After the constitution was enacted, Madison joined the Virginia House of Delegates, and was subsequently elected to the Virginia governor’s Council of State, serving Patrick Henry and Thomas Jefferson in 1778 and 1779 respectively. In 1780, he represented Virginia in the Second Continental Congress and served until 1783.
Madison worked to become an expert in financial issues and parliamentary coalition-building. For example, he proposed to amend the Articles of Confederation to grant Congress the power to raise revenue independently through tariffs on foreign goods, and supported the close alliance between the United States and France. An advocate of westward expansion, he insisted that the Treaty of Paris include the new nation’s rights to navigation on the Mississippi River and the control of all lands east of it.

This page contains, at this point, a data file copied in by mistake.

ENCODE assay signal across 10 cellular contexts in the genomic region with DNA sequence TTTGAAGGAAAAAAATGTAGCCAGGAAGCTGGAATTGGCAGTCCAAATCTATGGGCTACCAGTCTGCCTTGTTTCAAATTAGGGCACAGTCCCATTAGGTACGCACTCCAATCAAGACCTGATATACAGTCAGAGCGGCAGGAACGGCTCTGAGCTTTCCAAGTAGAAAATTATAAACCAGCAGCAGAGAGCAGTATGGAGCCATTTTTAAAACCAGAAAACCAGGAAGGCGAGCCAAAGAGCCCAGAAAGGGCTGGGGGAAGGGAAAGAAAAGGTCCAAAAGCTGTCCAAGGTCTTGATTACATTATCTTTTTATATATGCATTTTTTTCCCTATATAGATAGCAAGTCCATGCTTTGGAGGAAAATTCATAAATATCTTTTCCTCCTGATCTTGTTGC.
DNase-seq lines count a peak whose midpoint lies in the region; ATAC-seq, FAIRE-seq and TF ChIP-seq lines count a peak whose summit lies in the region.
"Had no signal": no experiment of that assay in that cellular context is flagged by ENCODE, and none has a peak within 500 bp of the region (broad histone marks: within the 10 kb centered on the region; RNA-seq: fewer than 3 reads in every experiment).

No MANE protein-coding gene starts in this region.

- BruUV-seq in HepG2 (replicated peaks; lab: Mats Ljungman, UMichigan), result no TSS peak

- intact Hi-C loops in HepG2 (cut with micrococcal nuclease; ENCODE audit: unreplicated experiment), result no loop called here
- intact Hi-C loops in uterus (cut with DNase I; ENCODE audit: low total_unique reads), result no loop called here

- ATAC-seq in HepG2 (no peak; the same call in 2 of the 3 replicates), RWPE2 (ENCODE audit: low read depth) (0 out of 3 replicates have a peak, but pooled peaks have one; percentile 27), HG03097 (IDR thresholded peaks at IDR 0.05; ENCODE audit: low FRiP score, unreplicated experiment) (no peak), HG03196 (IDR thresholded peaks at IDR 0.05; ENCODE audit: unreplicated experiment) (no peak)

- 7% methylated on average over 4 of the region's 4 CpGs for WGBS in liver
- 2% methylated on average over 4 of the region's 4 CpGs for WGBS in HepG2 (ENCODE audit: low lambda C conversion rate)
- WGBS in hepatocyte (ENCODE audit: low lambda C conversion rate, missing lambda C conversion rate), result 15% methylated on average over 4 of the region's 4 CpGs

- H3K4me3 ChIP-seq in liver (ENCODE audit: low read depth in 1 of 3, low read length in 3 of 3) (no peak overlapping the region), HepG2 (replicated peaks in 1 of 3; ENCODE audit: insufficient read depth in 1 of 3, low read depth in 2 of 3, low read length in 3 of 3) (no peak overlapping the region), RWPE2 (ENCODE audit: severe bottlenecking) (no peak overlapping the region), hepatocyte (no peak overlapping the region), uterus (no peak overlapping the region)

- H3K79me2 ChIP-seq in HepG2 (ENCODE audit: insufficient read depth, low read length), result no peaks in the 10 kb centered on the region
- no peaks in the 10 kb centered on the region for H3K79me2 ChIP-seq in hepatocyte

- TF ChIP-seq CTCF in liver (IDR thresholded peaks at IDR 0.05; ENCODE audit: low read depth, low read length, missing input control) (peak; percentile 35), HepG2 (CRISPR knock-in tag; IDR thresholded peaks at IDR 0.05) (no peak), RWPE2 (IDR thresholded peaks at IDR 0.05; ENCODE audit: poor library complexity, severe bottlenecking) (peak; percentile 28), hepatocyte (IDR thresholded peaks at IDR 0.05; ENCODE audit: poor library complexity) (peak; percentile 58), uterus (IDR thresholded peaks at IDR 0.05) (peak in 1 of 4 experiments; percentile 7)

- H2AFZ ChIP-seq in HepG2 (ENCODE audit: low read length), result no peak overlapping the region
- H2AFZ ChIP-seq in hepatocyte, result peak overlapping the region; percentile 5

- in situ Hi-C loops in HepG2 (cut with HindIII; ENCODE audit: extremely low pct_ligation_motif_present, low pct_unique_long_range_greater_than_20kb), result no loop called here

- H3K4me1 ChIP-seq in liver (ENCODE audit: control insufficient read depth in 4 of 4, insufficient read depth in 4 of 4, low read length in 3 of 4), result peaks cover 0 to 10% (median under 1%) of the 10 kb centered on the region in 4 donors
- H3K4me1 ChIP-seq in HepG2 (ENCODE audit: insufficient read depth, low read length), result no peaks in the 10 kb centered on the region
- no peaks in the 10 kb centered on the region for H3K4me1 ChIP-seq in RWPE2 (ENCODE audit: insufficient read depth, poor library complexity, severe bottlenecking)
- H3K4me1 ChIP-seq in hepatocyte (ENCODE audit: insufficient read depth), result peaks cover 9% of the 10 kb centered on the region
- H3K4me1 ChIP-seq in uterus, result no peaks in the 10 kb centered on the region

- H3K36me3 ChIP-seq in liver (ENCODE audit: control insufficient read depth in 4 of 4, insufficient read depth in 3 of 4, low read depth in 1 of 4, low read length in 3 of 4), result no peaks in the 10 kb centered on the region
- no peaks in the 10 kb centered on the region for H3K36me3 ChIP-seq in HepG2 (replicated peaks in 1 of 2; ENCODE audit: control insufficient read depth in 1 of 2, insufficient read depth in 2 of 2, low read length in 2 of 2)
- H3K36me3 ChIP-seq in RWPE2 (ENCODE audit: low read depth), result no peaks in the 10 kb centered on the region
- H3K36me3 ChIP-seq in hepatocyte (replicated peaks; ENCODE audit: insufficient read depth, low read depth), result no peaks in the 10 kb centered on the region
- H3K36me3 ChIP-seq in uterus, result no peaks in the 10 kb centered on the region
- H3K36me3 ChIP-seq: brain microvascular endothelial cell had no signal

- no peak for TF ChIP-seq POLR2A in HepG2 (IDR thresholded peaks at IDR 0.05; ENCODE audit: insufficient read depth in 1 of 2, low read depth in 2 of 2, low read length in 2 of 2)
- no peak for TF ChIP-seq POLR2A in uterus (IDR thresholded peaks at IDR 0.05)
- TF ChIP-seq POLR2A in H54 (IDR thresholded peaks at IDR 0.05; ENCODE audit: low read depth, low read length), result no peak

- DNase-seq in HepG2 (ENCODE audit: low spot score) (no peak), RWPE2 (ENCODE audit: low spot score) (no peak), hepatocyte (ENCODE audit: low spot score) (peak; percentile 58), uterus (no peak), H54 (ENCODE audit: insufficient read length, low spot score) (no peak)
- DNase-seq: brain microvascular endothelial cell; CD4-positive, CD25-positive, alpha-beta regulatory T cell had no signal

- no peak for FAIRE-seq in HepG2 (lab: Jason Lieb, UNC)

After serving Congress through 1783, Madison won election to the Virginia House of Delegates in 1784. He became the fourth President of the United States and is considered “The Father of the U.S. Constitution.”